Just wanted to let everyone know that we've hit our first major milestone with ReactOS. I dont have the changelog in front of me but to some it up here it the list that I know off the top of my head.
- Self-hosted builds now works
- Simple Windowing (User32 Code adapted from WINE)
- More MS_VC applicaton/driver support
- Started implementing support for WINE dlls
- Better Networking support (TCP still broken)
Once WINE hits 1.x we will again take a snapshot of your tree so we have standard debugging interfaces. Right now in or tree we dont use libwine but have our own dll that implements the debug channels. We also still need to adapt alot of the controls from WINE for our user32.
Thanks for all the help
Regarding adapting the controls, he explained in more detail,
ATM I think wines comctl32 and shlwapi work under WindowsNT so once ReactOS gets a little more
fine tuned we should have no problems using them. There are still some issues with the commdlg32
and shell32 + everything else but we are working on it. Right now the big thing is to compleate
our user32/Win32K and then we can make better use of the WINE code. I am trying to get the rest of
the ReactOS people to also use the WINE regression test framework for our test suite so we can
share that also. Rest assured any fixes or new features will find thier way back in to the main
I guess this is the week of continuing threads. Dave Miller got to work on creating a "database" (or at least at this point a list) of how various Windows DLLs relate to each other. For the most part the data has been collected, now it's just a matter of putting it into a human-readable format:
I've begun cross referencing the windows dlls in a 'map' format as Dan Kegel suggested. I'm not finished yet because it seems when I sort alphabetically I am sorting the entire path. Sample output is here:
Be aware though this HTML is around 900K. If anyone has comments or suggestions on how to improve it or the next logical step please let me know.
There's definitely a lot of useful data in there. But for now it just has what DLL's are being imported by another DLL. Several people had ideas for how to represent it. Dimi Paun suggested:
Sure, here are my suggestions (in order of importance):
- Transform the output to a matrix (a square matrix, a DLL per row & column, the entry at row r and column c gets an X if the DLL on row r imports the DLL in column c.
- Get rid of the path from the DLL filenames, it's useless, and it eats up space. That is, just say userenv.dll instead of c:\windows\system32/userenv.dll.
- Get rid of the .dll extension for similar reasons.
- Remove the columns from the matrix that have no X's.
- Order columns by order of importance. That is, the ones with more X's come first.
Shachar Shemesh had some ideas for how to go about ranking
the number of imports done by a DLL in order to make the resulting
matrix more organized. Dan Kegel wanted,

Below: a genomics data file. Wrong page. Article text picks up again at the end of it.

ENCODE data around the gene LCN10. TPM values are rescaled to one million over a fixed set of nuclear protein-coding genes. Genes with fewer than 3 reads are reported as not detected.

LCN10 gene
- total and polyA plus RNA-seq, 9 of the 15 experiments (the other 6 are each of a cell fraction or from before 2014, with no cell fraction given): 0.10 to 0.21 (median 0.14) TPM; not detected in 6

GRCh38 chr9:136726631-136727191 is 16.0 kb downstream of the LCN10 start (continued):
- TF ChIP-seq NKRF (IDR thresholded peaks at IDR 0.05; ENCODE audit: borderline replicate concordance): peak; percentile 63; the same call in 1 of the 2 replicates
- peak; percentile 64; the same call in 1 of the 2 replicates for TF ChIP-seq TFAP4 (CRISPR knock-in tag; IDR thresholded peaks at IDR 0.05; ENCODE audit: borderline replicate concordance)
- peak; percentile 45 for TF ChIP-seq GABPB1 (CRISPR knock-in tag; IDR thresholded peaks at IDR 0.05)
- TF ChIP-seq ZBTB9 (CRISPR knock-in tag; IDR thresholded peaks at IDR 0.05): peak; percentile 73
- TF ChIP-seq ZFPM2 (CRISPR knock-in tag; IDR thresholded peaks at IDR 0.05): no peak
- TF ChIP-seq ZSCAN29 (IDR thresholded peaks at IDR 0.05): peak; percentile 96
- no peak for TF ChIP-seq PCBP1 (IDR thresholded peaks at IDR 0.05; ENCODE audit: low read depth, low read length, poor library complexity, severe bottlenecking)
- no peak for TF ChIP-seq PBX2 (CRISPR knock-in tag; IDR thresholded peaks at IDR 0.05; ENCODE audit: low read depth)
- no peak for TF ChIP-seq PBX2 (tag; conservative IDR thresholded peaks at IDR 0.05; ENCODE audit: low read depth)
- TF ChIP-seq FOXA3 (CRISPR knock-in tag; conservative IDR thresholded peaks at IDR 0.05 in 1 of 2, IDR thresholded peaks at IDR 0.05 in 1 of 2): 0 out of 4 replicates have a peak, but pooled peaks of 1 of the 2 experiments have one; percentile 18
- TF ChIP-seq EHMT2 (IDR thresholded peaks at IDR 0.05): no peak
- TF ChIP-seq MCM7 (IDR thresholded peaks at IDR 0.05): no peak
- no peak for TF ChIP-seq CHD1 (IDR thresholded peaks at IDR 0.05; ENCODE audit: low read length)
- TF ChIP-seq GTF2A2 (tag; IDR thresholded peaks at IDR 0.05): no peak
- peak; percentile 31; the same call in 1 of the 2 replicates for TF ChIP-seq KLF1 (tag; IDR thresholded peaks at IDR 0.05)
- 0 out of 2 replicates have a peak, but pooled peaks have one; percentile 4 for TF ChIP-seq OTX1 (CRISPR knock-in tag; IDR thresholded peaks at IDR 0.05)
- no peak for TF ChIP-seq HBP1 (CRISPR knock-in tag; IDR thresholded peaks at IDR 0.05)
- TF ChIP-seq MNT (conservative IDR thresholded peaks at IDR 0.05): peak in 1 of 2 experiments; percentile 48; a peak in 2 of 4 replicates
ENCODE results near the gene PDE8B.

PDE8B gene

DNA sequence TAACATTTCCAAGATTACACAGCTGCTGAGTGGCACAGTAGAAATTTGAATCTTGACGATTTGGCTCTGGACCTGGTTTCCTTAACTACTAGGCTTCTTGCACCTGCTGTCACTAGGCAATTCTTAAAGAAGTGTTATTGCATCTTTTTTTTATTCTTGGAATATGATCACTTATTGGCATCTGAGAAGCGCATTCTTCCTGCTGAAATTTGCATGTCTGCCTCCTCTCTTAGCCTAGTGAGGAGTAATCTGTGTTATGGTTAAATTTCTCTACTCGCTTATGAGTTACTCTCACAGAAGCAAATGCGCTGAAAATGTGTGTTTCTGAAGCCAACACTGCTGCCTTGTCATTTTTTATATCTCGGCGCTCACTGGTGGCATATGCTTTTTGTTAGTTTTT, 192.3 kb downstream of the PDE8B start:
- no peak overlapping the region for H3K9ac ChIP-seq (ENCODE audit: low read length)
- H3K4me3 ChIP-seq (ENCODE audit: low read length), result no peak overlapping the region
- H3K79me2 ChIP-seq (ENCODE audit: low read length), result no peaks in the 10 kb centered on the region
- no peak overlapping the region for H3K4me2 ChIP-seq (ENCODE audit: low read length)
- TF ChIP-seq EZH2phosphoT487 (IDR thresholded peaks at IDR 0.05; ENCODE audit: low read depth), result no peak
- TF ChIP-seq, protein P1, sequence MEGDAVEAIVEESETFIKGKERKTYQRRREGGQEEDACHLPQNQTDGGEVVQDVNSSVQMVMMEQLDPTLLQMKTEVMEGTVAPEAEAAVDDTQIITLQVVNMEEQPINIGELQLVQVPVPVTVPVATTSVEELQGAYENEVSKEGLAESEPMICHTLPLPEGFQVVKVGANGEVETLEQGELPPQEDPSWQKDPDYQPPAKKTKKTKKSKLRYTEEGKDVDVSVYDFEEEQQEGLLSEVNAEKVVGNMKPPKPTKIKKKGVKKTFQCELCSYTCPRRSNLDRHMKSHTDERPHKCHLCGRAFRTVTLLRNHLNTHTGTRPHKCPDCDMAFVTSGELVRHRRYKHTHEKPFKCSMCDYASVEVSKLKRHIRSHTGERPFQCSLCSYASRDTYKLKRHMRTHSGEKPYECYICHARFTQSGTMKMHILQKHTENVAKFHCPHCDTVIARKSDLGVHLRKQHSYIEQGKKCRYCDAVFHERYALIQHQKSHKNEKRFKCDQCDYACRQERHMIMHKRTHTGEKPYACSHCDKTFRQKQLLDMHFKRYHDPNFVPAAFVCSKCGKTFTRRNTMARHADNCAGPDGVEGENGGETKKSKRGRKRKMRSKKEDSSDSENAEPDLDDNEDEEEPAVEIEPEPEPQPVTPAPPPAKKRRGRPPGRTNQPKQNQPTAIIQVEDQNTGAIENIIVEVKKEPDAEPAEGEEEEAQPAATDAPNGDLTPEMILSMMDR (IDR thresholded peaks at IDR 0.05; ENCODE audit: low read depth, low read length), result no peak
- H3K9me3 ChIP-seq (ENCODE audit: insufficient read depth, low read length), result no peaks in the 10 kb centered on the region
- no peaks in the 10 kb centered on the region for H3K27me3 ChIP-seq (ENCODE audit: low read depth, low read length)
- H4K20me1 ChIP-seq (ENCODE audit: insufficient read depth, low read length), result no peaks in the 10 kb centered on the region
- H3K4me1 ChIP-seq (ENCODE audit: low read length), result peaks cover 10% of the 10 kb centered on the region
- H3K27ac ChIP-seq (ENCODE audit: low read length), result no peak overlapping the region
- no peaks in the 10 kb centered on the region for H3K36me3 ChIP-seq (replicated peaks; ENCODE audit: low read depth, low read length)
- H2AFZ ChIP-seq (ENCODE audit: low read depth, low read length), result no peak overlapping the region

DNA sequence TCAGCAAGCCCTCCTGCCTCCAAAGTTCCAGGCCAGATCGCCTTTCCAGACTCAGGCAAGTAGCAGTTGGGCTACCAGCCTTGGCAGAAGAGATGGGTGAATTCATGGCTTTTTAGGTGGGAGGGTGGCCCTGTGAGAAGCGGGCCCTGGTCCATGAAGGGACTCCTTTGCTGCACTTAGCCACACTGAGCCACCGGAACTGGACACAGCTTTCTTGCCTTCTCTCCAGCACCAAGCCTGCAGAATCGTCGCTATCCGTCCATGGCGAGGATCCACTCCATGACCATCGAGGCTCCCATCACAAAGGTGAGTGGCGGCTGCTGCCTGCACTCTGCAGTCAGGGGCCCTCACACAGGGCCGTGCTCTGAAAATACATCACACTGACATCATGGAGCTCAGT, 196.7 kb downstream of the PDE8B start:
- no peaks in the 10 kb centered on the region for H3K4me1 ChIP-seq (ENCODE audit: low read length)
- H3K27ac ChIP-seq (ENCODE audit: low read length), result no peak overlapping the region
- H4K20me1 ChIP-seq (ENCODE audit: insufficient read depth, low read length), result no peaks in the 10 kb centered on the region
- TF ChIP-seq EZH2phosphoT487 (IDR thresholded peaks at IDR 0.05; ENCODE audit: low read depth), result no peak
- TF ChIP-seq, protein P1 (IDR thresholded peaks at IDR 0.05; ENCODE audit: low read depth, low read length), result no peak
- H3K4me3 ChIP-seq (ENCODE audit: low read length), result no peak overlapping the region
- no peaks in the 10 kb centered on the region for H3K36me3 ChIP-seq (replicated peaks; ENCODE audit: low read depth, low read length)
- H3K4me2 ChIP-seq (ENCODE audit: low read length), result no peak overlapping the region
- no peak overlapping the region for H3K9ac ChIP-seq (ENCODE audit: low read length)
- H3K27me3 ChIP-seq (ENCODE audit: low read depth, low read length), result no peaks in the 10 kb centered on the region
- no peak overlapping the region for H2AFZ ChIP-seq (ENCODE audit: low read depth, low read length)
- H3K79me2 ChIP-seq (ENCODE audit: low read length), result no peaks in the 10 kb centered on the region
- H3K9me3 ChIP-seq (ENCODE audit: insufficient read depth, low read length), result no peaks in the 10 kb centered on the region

two numbers next to each
line: the number of libs imported directly and indirectly by the named file.
That would give some idea of "distance from the core".
Hetz Ben Hamo asked:
I'm testing some apps installation with either the free WineHQ, WineX, Crossover Office, and many times I see buttons and other GUI related stuff in the wrong size or place, and I understand it's a GDI related issue, so here's 3 questions..
- Is the GDI implementation is so bad that it needs hacking per app to make it look ok?
- Is there a way to take GDI parts from native WIndows and use it in Wine?
- Funding - can any company (transgaming, CodeWeavers, others) can estimate the cost of rewriting a better (and faster - the speed of Wine graphics today is something in magnitude of 486 PC!) GDI?
Dimi Paun thought the problem might be in the X driver or the controls. Mike Hearn felt most of the apps he ran had perfectly acceptable performance and wanted to know if this was a real world problem. Then he went on to test it himself:
Well, I just tried a simple comparison of the Adobe SVG plugin under Wine and IE6 on Windows XP. Wine _is_ slower by a visible amount when doing repeated bitblts such as the plugin does on an animation I have, but it's certainly not something that'd actually affect real world usage. I don't think GDI performance is really an issue at present, most apps don't do these kind of repeated double-buffer switches (i assume flash doesn't actually use the gdi to render into its backbuffer?) so it only affects apps like photoshop and director/flash.
In particular when I run the SVG plugin, I can see a FIXME talking about a potential optimization, so really the issue is just a case of elbow grease for optimizations (esp in bitblt) rather than a rewrite I'd guess.
Not much more was discussed. I guess it ranks as a known area of
optimization, but not exactly a high priority. Johan Gill did
mention he had plans of looking at it,
I'm looking at fixing up the DIBSection handling. Will probably submit
something this year at least :)